The Mancunion talks to the university’s LGBTQ+ society about World AIDS Day and the importance of knowing your status
Student societies in the University of Manchester recently commemorated World AIDS Day on Friday, the 1st of December, a day to not only remember those we have tragically lost to the AIDS pandemic but to also solemnly dedicate ourselves to preventing the spread of HIV.
The Mancunion talked to the Communications Officer, Bridie Forrester, and the Diversity Inclusion Officer, Austin Tuck, from the university’s LGBTQ+ Society about some of the initiatives they were undertaking on the day.
The LGBTQ+ Society cooperated with the LGBT Foundation to offer students HIV screenings in the Students’ Union building, distribute free safe-sex materials in the lobby, and also sold red ribbons as part of a fundraising effort for George House Trust, an organisation that provides support structures for those diagnosed and living with HIV.
Students could head up to the top floor of the Students’ Union building to see a certified medical officer and get information on their status within an hour of getting pricked on their finger. Austin Tuck said that it was particularly important for the LGBTQ+ Society to undertake these efforts to “allow people to know their status and give them the resources and capacity [to] fight the stigma that has been historically created over time that has made [AIDS] a ‘gay’ disease”.
Bridie Forrester hoped that by bringing facilities closer to people and by providing a stigma-free space, the intimidation of going to a clinic would be reduced: “One of the loveliest things is that having it somewhere here in the SU– it’s a lot more homely, you pass by it every day—going to a specialized clinic is just a lot more scary.”
Bridie also expressed hope that by bringing HIV screenings closer to the everyday environment of the student community, the LGBTQ+ Society could help eliminate the cognitive distance that many people have created to knowing their own status. “It’s a bit like looking at your bank account. If you know that it might be bad, you just don’t want to look at it, but that just makes things worse!”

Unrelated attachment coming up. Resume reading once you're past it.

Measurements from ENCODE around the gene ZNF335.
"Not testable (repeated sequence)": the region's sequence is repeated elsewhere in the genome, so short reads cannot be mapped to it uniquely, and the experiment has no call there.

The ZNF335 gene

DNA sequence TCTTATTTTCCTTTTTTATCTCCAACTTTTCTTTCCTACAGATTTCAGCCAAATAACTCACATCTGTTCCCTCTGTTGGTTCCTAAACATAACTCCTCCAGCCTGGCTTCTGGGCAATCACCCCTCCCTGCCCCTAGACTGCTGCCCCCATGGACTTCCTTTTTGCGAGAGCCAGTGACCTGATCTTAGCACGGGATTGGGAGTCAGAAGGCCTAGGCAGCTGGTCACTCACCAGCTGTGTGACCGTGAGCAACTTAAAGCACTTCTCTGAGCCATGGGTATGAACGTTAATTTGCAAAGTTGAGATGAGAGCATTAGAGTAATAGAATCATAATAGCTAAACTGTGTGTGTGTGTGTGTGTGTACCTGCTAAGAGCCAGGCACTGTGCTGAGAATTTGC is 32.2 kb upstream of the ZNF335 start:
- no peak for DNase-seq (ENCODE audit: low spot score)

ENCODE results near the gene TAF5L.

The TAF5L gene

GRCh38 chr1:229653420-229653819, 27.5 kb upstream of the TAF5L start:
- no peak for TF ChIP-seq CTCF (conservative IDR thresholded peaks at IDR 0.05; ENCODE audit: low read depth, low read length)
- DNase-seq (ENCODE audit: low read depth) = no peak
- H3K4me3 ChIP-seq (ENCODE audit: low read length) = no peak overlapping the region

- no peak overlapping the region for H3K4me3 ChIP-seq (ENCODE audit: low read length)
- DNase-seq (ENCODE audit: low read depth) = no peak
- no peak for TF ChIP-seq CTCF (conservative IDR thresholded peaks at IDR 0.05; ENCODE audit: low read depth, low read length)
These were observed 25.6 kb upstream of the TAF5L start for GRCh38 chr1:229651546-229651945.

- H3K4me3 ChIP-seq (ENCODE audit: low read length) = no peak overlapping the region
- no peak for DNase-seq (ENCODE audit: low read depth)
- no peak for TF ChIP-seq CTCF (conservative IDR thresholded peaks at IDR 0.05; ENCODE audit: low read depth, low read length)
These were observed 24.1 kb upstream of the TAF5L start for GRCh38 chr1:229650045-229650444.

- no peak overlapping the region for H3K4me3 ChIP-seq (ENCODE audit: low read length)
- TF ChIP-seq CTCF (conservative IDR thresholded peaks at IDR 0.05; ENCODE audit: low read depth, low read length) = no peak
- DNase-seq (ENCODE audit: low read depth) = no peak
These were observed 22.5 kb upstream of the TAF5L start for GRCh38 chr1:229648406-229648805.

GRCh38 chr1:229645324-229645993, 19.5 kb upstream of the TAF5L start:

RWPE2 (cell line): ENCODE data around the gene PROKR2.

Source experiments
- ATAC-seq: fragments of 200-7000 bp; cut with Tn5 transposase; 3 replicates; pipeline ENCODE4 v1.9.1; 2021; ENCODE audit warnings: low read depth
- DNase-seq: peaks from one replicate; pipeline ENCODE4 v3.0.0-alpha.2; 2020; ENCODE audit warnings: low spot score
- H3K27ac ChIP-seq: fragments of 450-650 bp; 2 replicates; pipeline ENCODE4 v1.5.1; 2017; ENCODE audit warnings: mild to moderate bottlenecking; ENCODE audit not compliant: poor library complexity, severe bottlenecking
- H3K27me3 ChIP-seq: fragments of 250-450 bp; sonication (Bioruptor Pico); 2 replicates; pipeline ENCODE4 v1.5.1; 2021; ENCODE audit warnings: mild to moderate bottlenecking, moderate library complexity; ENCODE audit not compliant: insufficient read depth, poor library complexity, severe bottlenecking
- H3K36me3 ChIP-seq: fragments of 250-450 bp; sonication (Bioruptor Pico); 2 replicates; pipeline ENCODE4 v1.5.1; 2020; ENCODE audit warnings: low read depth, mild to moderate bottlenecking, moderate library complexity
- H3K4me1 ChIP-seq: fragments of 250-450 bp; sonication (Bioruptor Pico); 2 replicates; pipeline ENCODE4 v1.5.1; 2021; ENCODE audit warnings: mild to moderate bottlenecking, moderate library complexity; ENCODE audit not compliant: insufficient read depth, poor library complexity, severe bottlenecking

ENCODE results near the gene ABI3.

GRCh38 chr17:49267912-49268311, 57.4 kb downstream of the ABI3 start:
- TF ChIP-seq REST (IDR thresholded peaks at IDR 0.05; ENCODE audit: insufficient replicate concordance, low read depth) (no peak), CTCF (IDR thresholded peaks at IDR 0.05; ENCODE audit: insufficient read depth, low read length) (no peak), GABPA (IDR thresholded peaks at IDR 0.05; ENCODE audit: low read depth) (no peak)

The LGBTQ+ Society believed that it was important that World AIDS Day “turns into a conversation on how to be safe”, and that the dialogue was not only accessible but was also correct and informed, with people with the facts and expertise. Bridie Forrester expressed regret that sexual education still remains a “straight, cis-focused field where the emphasis on using condoms is just to prevent pregnancy” and their significance in preventing STIs is not highlighted.
Austin Tuck, an exchange student, shared some of their experience with sexual education in the US, where many states still practice abstinence-only education. The harmful mentality around sexual activity in general “just adds to the stigma of being HIV-positive,” they expressed.
Austin explained that “even though today is a somber day for remembrance for those who have passed because of HIV, it’s important that we don’t be passive about that, and we should use that to go forward.”
Due to a lack of public awareness, Austin Tuck says that many often don’t know that due to medical advances, “living with HIV isn’t a death sentence… As long as you know your status early, you can have a very healthy sex life as long as you take the right precautions.”
Bridie was optimistic that a sex-healthy society could mean more people would be safe, sharing with The Mancunion that many testing centers see new couples being tested together as the start of their relationship.
Bridie rounded up with: “Don’t worry about it so much! Just [get tested]!”